On Saturday, Puducherry Lieutenant Governor Kiran Bedi passed a short-lived order halting the distribution of free rice to poor people until their villages became cleaner. Bedi said that the distribution of grain “shall be conditional to the certification of the village being open defecation free and free of strewn garbage and plastics” and that settlements would have to submit a certificate to this effect.

In a letter to Puducherry Chief Minister V Narayanasamy, Bedi said the step was being taken to “inculcate a sense of responsibility amongst the local community”. She gave villages until May 31 to clean up their act.

The announcement met with such harsh criticism that Bedi was compelled to withdraw the order a few hours later.

Despite her hasty retreat, Bedi’s strategy wasn’t unusual. Coercive tactics against people practising open defecation have been employed by government officials in several states ever since the Bharatiya Janata Party lauched the Swachh Bharat Abhiyan or Clean India Campaign soon after coming to power in 2014.

Tall targets, hasty execution

The ambitious Swachh Bharat Abhiyan aimed to make India open-defecation free by October 2, 2019. This goal was never going to be easy: according to World Bank data, 66% of Indians practiced open defecation in 2000. By 2015, that number had dropped, but at 40% was still high. The government’s own Swacchata Status Report of 2015 said that 52.1% of India’s rural population still defecates in the open.

In the years since, the government has repeatedly claimed to be on target, as it has constantly published figures about the number of toilets it has built.

However, the government has failed to satisfactorily explain if merely providing access to toilets has actually translated into active use and how it is verifying the claims of villages that declare themselves open-defecation free. In August, Rural Development Minister Narendra Singh Tomar admitted in the Lok Sabha that out of 204,245 villages declared open-defecation free, the claims of only 51.6% had been verified.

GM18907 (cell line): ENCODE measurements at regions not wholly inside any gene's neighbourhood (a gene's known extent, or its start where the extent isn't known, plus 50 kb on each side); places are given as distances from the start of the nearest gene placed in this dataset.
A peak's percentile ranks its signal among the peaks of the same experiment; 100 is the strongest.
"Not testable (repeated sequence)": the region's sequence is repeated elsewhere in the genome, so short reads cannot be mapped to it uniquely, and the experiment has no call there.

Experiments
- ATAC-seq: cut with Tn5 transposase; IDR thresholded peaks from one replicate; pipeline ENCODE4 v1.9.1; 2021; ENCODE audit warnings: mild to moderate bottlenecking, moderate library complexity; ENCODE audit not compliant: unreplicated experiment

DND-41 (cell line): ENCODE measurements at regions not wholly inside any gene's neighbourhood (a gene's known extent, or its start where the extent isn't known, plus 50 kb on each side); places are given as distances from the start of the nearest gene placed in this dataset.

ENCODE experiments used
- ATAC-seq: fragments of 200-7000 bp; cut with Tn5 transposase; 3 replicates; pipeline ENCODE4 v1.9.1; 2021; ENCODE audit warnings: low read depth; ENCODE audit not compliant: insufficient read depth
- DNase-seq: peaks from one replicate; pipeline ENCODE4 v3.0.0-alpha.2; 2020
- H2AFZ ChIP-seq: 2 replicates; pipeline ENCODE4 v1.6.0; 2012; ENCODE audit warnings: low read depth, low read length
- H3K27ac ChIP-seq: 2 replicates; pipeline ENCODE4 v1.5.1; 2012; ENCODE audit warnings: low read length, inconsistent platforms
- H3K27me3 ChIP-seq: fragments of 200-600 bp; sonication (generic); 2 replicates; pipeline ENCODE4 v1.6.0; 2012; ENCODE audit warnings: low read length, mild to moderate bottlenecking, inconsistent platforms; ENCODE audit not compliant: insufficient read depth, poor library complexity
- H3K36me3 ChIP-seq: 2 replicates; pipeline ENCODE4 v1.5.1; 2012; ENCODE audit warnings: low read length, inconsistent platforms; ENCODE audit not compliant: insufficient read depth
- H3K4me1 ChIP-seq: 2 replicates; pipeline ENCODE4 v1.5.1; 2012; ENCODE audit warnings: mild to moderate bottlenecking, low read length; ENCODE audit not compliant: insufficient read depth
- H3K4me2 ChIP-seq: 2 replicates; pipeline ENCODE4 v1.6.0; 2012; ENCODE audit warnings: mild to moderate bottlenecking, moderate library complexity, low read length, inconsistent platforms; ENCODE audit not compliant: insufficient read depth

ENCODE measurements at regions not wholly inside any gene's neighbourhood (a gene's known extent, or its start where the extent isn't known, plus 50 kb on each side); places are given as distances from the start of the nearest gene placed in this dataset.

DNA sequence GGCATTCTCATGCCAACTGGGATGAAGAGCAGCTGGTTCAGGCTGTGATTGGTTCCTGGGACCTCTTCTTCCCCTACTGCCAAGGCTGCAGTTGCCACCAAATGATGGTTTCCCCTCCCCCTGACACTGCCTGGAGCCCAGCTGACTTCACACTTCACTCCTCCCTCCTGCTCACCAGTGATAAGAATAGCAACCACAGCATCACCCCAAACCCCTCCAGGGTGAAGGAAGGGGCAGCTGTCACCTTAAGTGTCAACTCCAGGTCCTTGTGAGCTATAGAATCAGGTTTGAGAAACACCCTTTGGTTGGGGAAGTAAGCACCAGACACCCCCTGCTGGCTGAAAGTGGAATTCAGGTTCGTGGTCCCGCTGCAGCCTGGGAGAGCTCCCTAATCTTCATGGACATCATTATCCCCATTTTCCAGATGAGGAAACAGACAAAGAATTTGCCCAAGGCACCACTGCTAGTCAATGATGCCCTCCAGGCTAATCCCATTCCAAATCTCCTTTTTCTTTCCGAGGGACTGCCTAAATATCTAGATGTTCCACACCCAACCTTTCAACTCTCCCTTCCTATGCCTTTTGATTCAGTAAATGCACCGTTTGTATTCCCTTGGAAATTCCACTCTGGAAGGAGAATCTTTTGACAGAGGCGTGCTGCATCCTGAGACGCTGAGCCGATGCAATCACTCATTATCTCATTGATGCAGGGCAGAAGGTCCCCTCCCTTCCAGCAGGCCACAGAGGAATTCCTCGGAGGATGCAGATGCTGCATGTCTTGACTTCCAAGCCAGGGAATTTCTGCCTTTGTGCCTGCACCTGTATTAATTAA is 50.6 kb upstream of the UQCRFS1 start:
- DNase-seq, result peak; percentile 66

Despite this, officials across the country have been put under pressure to meet toilet-building targets. This numbers-driven approach has frequently resulted in government authorities using a mix of coercion, shaming and obfuscation to prove their performance. Kiran Bedi wasn’t the first official to threaten to block access to rations to villagers who were not meeting goals under Swachh Bharat Abhiyaan. A 2017 investigation by Down To Earth highlighted a slew of intimidation tactics used by enforcement officers to end open defecation, including shaming those found relieving themselves outdoors and denying them free rations under the Public Distribution System.

Earlier this month, Patrika reported that 24 villagers in Betul, Madhya Pradesh,
had been denied food rations because they did not have toilets in their homes. In the Amla Janpad block of the same district, authorities imposed fines on families found defecating in the open. In one instance, a family had been fined a reported Rs 75,000 – Rs 250 per day per member.

In September, the Indian Express reported that in Jhalawar and Rajsamand districts of Rajasthan, rations to some families had been stopped to pressure them into building toilets. The report also mentioned instances of women being photographed while defecating in the open and arrests being made for open defecation. Villagers claimed that they had been denied work under the National Rural Employment Guarantee scheme for failing to build toilets at home.

The same month, Times Now reported that in Uttar Pradesh, the government had cut off power supplies in villages that practiced open defecation and had threatened to withdraw access to rations and subsidies.

In January 2017, reports said that the Sheopur district administration was giving rations to Below Poverty Line families only after they produced a certificate showing they had toilets at home. In the same state the previous year, minister Gopal Bhargava said that people found defecating in the open would stand to lose their ration cards.